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As you create files for the Web, understanding the rules governing their naming is vitally important. If your files are not named correctly, certain pages might become inaccessible or just not work properly. Remember that Web pages contain links to other Web pages and assets. If file naming isn't handled correctly, your site's functionality can really suffer. Fortunately, the rules for Web file naming conventions are pretty easy to follow. First, don't use any spaces in your file names. If you have a file that is longer than one word, use an underscore or hyphen to separate those words.
Most Web servers will allow file names with spaces, but when the link is resolved, the special character %20 is used in place of the space. This is really messy, and can lead to a lot of confusion when sending links or displaying URLs. Second, shorten the file names when you can. Rather than aboutus.htm, how about just about? Shorter names are easier to remember and make URLs easier for clients to type. Next, avoid using special characters, no dollar signs, no exclamations points, forward or backslashes, question marks, periods or any other special character or punctuation.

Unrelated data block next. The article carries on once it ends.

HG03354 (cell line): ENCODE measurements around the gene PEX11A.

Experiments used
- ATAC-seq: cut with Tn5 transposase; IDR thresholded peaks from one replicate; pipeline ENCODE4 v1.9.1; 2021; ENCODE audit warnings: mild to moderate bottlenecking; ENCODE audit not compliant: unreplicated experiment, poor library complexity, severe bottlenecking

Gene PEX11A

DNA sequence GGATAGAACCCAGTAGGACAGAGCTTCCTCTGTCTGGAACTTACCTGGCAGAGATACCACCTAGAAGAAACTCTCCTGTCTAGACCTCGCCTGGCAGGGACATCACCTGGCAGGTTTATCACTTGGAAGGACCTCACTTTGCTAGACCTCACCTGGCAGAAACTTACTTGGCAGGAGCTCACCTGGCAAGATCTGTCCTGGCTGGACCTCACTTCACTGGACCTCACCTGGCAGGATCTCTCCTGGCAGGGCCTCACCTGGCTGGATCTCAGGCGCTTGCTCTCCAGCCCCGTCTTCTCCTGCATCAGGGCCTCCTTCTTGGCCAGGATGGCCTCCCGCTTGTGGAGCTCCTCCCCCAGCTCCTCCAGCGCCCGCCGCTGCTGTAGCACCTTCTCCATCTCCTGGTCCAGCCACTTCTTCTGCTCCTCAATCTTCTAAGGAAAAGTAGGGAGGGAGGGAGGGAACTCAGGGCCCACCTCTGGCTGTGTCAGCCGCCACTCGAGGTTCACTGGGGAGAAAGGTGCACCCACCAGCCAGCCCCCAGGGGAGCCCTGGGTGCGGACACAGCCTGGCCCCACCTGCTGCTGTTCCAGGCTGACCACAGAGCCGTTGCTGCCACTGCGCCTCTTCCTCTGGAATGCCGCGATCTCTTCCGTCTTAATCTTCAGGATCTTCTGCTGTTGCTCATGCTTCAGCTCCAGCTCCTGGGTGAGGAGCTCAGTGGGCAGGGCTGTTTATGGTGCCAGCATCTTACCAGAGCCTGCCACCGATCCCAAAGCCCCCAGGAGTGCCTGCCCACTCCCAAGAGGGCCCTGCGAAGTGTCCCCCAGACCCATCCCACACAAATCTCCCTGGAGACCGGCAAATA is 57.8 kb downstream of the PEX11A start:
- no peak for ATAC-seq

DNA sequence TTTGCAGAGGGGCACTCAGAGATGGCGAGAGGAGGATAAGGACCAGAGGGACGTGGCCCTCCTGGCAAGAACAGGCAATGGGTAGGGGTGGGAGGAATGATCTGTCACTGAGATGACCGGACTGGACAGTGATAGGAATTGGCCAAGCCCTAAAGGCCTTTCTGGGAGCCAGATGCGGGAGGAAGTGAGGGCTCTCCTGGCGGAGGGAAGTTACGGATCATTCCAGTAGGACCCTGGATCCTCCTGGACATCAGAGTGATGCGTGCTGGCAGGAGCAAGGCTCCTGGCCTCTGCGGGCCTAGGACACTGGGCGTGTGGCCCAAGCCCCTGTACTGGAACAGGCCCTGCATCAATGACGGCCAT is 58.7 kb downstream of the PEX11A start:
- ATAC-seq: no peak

Many of these symbols are used to denote things like directory structure, URL parameters, or other meanings that you could just unwittingly trigger. Numbers are okay to use in file names, just avoid using them as the first character. Also, avoid uppercase letters, if possible. Most Web servers won't care, but some UNIX servers are case sensitive, and links could not be resolved correctly even ifspelled correctly. When using extensions, just be consistent. For non-dynamic Web sites, it's okay to use either .htm or .html.
To avoid having to worry about it, you can set up a default extension in Dreamweaver's preferences and Dreamweaver will resolve the extension for you.
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